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Hoffmann, R. A wiki for the life sciences where authorship matters. Nature Genetics (2008)

Fluorescence resonance energy transfer on the voltage-dependent sodium channel. Spatial relationship and site coupling between the batrachotoxin and Leiurus quinquestriatus quinquestriatus alpha-scorpion toxin receptors.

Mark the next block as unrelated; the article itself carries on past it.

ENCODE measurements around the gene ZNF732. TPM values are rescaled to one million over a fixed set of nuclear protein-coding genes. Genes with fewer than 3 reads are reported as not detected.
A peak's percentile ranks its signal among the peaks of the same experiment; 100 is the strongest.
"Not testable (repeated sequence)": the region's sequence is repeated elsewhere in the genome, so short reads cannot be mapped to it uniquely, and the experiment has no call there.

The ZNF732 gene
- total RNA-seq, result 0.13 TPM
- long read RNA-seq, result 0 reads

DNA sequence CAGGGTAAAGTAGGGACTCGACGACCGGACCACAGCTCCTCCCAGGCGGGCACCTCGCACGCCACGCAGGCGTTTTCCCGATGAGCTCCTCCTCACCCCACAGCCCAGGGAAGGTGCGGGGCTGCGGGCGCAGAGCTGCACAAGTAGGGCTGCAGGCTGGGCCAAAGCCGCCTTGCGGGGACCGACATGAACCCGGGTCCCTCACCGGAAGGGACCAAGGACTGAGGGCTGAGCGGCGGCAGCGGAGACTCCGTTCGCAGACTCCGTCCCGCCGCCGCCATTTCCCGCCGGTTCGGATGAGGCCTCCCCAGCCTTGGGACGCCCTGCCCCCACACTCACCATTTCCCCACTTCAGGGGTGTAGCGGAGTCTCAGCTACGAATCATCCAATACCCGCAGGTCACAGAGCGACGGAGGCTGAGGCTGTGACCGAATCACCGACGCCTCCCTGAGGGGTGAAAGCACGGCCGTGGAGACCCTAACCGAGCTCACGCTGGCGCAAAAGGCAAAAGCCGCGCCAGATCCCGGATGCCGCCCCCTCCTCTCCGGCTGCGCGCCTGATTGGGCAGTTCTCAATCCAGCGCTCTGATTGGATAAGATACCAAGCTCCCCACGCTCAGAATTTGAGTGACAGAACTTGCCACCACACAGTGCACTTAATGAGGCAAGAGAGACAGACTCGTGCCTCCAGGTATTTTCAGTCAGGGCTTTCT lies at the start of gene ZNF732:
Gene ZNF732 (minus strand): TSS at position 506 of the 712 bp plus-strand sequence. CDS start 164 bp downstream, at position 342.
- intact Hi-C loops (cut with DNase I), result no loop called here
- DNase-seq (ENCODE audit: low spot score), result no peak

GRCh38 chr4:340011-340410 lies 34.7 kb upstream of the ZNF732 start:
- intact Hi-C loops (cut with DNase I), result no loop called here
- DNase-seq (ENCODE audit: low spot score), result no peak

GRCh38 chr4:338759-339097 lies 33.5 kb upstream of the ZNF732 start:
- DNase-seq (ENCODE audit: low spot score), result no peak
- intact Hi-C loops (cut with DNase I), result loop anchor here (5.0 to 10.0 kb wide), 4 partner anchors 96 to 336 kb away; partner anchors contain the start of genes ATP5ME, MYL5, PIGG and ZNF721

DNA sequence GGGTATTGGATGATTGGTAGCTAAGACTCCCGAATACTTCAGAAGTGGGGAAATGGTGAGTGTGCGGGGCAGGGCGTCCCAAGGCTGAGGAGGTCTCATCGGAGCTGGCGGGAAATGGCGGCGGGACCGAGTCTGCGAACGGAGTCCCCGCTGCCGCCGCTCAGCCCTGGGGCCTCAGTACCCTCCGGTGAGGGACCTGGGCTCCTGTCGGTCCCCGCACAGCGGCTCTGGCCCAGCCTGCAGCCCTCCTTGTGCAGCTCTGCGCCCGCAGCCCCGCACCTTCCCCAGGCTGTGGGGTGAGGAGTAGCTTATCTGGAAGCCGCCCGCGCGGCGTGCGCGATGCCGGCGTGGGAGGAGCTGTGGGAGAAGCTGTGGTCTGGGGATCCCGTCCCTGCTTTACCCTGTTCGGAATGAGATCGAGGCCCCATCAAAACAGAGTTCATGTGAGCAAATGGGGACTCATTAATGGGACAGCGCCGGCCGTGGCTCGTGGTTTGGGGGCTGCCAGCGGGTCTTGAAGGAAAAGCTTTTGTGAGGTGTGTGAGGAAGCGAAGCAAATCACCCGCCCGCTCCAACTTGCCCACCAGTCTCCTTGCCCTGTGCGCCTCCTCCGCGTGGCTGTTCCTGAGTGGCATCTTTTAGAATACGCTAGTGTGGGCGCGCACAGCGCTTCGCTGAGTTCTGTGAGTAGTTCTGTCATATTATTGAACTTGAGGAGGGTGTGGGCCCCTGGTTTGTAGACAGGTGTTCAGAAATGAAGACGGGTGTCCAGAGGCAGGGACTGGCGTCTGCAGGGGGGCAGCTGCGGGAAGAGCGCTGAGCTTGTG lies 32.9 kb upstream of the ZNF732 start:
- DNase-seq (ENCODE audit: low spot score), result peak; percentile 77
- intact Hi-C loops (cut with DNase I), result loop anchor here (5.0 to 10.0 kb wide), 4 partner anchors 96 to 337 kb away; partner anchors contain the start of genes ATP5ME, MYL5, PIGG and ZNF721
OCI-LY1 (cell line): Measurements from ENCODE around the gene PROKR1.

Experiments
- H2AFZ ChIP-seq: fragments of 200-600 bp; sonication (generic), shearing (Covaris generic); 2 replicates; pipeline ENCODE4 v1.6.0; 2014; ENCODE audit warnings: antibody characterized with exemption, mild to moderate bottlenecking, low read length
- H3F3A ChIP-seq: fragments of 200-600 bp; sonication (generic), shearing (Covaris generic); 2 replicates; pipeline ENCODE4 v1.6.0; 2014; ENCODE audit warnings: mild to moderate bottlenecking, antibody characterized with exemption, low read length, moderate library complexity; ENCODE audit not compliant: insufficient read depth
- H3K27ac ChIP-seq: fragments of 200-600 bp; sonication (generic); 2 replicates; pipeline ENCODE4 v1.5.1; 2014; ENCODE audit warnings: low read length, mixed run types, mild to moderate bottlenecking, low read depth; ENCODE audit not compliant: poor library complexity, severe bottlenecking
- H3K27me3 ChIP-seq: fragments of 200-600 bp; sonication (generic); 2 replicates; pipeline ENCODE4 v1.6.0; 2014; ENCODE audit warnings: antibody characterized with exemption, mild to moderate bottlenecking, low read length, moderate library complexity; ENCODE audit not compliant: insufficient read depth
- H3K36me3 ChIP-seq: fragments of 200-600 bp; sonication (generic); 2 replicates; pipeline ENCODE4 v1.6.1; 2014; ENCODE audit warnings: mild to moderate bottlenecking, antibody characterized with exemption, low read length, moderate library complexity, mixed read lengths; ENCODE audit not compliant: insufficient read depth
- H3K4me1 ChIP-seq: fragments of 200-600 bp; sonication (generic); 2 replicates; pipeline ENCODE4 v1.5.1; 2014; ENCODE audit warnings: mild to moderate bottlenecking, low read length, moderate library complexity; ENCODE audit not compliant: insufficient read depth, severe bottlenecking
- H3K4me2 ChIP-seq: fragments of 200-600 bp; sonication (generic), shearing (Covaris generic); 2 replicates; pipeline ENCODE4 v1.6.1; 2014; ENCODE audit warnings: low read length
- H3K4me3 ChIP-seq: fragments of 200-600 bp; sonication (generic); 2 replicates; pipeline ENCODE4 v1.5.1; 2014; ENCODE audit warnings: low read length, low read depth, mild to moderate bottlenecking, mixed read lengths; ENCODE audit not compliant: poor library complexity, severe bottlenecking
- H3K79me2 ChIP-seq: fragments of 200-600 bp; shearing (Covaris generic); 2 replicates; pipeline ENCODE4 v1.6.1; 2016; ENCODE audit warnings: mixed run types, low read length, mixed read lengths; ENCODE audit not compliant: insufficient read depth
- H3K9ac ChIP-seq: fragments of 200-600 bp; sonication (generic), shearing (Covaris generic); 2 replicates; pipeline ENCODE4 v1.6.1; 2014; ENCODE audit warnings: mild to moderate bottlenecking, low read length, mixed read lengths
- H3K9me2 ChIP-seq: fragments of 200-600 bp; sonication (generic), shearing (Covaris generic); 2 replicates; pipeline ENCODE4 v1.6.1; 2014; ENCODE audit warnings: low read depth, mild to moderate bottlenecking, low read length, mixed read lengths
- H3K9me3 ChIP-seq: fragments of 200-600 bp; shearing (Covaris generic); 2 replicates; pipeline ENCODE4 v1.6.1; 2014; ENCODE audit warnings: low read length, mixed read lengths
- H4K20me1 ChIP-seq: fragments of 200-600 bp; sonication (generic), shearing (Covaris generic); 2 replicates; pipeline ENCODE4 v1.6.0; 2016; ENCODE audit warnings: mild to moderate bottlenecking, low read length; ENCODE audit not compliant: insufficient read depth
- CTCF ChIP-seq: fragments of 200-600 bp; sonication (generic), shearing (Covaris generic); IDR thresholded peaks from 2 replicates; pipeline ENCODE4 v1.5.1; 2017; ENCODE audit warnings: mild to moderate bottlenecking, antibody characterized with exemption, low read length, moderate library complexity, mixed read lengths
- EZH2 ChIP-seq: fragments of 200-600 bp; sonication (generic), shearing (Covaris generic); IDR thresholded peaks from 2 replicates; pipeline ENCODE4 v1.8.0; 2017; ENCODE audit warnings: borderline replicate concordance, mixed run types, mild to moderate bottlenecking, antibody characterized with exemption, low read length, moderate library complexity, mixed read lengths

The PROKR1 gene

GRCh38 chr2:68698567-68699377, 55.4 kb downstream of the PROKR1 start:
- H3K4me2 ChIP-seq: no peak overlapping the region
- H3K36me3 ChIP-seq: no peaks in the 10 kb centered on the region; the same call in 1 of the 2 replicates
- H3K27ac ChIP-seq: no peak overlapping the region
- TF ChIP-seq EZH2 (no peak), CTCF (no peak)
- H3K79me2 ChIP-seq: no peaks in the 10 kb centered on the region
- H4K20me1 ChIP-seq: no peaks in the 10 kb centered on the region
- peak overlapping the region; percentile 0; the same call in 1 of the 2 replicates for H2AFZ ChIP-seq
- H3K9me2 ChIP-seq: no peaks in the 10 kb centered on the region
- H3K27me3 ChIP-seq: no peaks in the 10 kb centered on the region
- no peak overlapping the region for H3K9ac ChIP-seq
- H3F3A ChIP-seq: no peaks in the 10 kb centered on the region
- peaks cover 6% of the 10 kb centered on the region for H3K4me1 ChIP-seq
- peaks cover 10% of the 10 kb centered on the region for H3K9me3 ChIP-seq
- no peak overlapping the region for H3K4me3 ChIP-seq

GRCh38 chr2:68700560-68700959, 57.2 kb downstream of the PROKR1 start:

A fluorescent N- methylanthraniloyl derivative of the potent depolarizing agent batrachotoxin has been used to probe the structural and conformational properties of the neurotoxin receptor site on the voltage-dependent sodium channel. Batrachotoxin A 20-alpha-N- methylanthranilate (BTX-NMA) retains high affinity for its receptor site on the synaptosomal sodium channel with a Kd between 78 and 91 nM and an average site capacity of 2 pmol/mg of synaptosomal protein in the presence of Leiurus quinquestriatus quinquestriatus alpha-scorpion toxin. The fluorescence emission of BTX-NMA upon binding to synaptosomes indicates a hydrophobic environment. Toxin V from L. quinquestriatus, an allosteric activator, effects a 20-nm red shift in the spectrum of bound BTX-NMA and a 4-fold enhancement in the fluorescence quantum yield disclosing a conformational change into a hydrophilic environment. Fluorescence resonance energy transfer measurements show that the distance separating the receptor sites is 37 +/- 10 A. Thus, the binding of alpha-scorpion toxin must involve conformational changes that extend over large distances from the batrachotoxin-binding locus. This information together with the distance measurements between the tetrodotoxin and alpha-scorpion toxin receptors and the conformational transition associated with this distance upon batrachotoxin addition indicate a conformationally flexible channel with coupling of sites through the polyatomic framework of individual subunits or through extensive alterations in subunit/subunit interactions.[1]


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